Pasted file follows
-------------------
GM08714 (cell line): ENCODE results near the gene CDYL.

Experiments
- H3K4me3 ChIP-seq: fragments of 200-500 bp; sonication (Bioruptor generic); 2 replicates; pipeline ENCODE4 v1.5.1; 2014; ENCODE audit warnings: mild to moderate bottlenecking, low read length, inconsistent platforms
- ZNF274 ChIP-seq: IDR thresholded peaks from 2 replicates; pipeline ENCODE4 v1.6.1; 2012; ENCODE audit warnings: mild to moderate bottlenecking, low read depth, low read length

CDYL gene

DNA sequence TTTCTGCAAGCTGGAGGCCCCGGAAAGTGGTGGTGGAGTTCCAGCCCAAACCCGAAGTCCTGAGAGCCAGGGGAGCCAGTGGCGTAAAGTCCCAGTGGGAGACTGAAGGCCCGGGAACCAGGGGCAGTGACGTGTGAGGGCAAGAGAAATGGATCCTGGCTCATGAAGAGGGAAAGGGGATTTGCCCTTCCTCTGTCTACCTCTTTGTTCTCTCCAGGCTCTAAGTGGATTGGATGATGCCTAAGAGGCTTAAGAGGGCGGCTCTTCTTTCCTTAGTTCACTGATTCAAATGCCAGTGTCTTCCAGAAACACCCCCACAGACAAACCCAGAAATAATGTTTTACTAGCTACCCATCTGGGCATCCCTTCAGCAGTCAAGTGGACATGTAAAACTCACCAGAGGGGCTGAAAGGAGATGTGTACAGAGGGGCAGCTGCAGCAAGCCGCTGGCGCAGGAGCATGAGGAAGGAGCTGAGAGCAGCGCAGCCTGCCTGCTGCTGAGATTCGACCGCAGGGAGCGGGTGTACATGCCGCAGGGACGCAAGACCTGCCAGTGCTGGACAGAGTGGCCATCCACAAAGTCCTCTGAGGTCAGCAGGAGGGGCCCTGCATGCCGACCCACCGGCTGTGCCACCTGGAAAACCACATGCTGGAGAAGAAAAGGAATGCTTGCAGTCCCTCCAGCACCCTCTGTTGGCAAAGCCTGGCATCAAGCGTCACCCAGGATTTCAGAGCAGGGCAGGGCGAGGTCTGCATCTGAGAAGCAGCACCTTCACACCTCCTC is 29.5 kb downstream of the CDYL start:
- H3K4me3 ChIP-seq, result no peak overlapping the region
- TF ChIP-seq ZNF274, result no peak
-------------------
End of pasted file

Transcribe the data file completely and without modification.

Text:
GM08714 (cell line): ENCODE results near the gene CDYL.

Experiments
- H3K4me3 ChIP-seq: fragments of 200-500 bp; sonication (Bioruptor generic); 2 replicates; pipeline ENCODE4 v1.5.1; 2014; ENCODE audit warnings: mild to moderate bottlenecking, low read length, inconsistent platforms
- ZNF274 ChIP-seq: IDR thresholded peaks from 2 replicates; pipeline ENCODE4 v1.6.1; 2012; ENCODE audit warnings: mild to moderate bottlenecking, low read depth, low read length

CDYL gene

DNA sequence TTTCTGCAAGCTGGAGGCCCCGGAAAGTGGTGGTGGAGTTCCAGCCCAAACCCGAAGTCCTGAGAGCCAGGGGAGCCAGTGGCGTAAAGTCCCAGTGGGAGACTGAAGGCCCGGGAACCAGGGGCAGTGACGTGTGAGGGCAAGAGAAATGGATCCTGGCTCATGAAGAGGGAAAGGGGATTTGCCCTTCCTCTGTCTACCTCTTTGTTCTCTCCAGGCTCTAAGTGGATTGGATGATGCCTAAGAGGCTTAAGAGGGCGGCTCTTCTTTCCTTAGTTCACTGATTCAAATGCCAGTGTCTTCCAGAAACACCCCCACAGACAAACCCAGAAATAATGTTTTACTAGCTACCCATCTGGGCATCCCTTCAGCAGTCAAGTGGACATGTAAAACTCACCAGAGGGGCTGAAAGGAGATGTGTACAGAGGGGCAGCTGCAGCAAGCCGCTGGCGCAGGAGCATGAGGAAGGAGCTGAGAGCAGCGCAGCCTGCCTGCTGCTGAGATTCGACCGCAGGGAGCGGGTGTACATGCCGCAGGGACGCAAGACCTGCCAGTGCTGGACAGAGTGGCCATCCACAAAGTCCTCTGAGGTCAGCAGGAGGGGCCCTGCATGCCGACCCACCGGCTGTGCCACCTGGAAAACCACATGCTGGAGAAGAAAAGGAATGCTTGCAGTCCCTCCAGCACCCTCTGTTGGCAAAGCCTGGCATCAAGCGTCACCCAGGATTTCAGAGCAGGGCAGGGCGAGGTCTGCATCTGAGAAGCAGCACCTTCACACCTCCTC is 29.5 kb downstream of the CDYL start:
- H3K4me3 ChIP-seq, result no peak overlapping the region
- TF ChIP-seq ZNF274, result no peak